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Maharajah's: Variant Home Page

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This page contains the official rules for the variant, large and small maps, a list of province names and official abbreviations, files for implementation of the variant on Realpolitik, the variant Hall of Fame, news and links to articles I wrote detailing the early development of Maharajah's.
 
This variant is a building block, along with the Spice Islands variant, of the East Indies variant, but is completely playable on a stand alone basis.
 
Version 2.0 of Maharajah's has been implemented on the Realpolitik adjudicator and the USTV Judge.  If you are willing to help add the variant to another automated adjudication program, please contact me.
 
Maharajah's has been combined with the Spice Islands variant to create the East Indies variant.
 
You may also wish to subscribe to the "maharajahsdiplomacy" yahoogroup.
 

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For some background information on this variant, you may want to read an article that appeared in the Spring 2002 Retreat issue of the Diplomacy Pouch.

This article, which appeared in the Fall 2002 Retreat issue of the Pouch, is a follow up to the first article.

This article, which appeared in the Spring 2004 Movement issue of the Pouch, is the third article in the series.

Two versions of the current map (Version 2.0).  The first version is a beautiful rendition by Kristian Gustafson, blank, for people with some skill in the use of graphics programs.  The second version, larger and plain, shows unit starting positions.

mahaspecial.jpg

maha2.gif

Abbreviations List and Smaller Maps

Stalemate Lines in version 2.0 of Maharajah's Diplomacy

Download a complete, zipped package of Realpolitik files for Maharajah's Diplomacy here.

Variant Rules:
 
All rules are as in Standard, except as follows:
 
1. The victory criterion is ownership of a majority of the Supply Centers (19 out of 37).
 
2. Navigable Rivers/River Convoys. The rivers on the map, representing the Indus, the Ganges/Brahmaputra/Patna/Hooghly, and the Irrawaddy are available for fleets to travel up to the interior, and they can be used to convoy. The fleets will be on the provinces, as the rivers are not spaces themselves, but merely indicators. If a fleet attacks a convoying fleet in a river province, the convoy is disrupted whether or not the attack is successful, but an attacking army must dislodge the fleet for the convoy to be disrupted.  *For a clarification and examples of this rule, see below. Simplified Rule: Rivers are navigable, but cannot be used to convoy.**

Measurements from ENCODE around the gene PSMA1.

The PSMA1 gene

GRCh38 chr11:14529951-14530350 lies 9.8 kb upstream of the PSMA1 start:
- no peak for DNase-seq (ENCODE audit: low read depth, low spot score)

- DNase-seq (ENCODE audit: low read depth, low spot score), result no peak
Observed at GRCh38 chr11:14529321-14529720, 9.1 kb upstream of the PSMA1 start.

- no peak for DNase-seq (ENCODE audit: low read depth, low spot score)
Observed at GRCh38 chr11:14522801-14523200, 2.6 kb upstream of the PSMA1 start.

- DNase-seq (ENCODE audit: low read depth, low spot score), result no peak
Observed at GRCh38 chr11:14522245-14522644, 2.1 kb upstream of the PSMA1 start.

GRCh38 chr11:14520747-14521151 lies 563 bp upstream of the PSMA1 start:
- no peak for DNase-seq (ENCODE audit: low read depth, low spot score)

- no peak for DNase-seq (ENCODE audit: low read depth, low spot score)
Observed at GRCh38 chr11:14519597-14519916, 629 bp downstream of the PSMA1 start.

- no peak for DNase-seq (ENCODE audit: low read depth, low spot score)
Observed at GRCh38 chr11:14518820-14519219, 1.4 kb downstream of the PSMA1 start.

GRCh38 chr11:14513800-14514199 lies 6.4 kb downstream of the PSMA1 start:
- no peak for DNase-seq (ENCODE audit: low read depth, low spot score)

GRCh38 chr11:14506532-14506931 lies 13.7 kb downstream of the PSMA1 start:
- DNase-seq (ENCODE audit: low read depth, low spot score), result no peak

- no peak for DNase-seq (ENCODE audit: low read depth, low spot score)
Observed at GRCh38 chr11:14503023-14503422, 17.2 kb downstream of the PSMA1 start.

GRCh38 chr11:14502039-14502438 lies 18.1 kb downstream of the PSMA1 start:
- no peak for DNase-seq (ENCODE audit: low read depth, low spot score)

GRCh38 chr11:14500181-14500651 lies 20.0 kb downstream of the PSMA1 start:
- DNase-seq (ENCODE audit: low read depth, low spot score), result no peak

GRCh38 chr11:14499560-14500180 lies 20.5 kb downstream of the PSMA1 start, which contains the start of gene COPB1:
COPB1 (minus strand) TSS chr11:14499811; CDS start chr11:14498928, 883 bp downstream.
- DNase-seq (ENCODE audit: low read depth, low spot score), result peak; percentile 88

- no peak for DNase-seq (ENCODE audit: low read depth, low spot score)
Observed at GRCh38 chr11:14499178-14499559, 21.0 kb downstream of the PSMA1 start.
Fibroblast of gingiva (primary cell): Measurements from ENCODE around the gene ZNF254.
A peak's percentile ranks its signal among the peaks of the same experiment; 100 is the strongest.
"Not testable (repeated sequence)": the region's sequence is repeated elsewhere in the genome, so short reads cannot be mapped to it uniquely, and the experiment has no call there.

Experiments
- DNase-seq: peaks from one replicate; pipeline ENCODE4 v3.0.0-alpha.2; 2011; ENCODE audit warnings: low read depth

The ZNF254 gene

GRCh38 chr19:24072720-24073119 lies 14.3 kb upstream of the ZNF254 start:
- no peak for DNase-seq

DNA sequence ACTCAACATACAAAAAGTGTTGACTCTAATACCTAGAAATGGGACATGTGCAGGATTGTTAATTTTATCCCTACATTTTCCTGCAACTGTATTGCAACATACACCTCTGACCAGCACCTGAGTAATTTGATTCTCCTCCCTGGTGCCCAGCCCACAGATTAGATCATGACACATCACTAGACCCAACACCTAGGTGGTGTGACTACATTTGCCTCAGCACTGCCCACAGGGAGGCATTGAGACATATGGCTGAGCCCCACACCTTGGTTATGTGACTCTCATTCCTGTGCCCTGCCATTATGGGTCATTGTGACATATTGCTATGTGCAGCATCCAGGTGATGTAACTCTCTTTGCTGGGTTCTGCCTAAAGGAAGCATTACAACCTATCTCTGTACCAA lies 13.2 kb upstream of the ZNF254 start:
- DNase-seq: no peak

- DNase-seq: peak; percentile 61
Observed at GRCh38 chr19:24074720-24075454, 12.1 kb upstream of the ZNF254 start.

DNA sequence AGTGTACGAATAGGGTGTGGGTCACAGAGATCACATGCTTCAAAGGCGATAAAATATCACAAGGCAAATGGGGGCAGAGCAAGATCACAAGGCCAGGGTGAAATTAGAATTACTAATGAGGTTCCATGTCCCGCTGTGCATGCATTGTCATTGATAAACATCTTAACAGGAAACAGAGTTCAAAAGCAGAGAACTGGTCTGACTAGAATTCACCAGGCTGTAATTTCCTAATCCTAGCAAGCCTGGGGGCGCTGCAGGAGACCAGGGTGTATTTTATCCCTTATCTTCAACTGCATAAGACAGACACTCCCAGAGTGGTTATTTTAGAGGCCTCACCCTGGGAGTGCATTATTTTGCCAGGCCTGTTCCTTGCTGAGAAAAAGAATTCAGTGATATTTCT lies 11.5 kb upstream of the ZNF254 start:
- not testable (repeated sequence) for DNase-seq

3. Additional Home Centers. If a power leaves a specific unit on a Supply Center whether owned by that power or not) for an entire game calendar year (consecutive Spring, Fall and Winter turns), then that Supply Center becomes a new Home Supply Center for that power. Moving a different unit onto the Supply Center in the fall is not effective for this purpose. In that case, just as in Standard Diplomacy, the Supply Center is a Home Supply Center for the original owner, but presently belongs to a different power. A Supply Center can only be a Home Supply Center for one power at a time, so if power A converts power B's Home Supply Center to a Home Supply Center for power A, then power B must recapture and reconvert the Supply Center in order for it to once more be a Home Supply Center for power B.  Simplified Rule: Players may build in any vacant Supply Center they own.**
 
4. The starting year of the variant is 1501.
 
5. The adjustment phase or turn, commonly known as "Winter", may be called "Monsoon".
 
 
 
*Navigable Rivers/River Convoys Clarification:
 
In response a a few questions, I want to clarify the rule on navigable rivers and river convoys a bit. 

1. In order for a province to be an origin or destination province for a convoy, it must either (a) border a water province, or (b) border or contain a river.  Thus, inland provinces that border river provinces (such as Kandahar, Jaipur or Warangal) may not be an origin or destination province of a convoy.

2. For a fleet to move from one river province to another (or to convoy *directly* from one river province to another, as opposed to using a chain of fleets), the two provinces must be adjacent either by coast or by river. Therefore, fleets may not move directly between Assam and Ava, or between Agra and Lahore.

3. A convoy may contain river province and sea province components.  For example:

A Assam-Jaffna
F Bengal-Convoys A Assam-Jaffna
F Bay of Bengal-Convoys A Assam-Jaffna
F Nicobar Sea-Convoys A Assam-Jaffna

would be a valid order set.

4. A fleet in a river province may convoy *directly* (as opposed to being part of a convoy chain) only from provinces that border it by river.  For example, a fleet in Bengal may convoy *directly* from or to Assam, Benares, Muzaffarpur, Orissa and Sambalpur. It may not convoy *directly* from or to Pegu, which it borders by coast, but not by river.
 
5. An attacked fleet does not the have enhanced power to disrupt river convoys that is otherwise available to fleets in this variant.  For example:
 
Delhi:
F Benares - Sambalpur

Gondwana:
F Sambalpur Convoys A Orissa - Benares
A Orissa - Benares
A Jabalpur Supports A Orissa - Benares
 
F Benares does *not* disrupt the convoy.
 
**The GM and players should decide whether to use one or both of the simplified rules before beginning the game.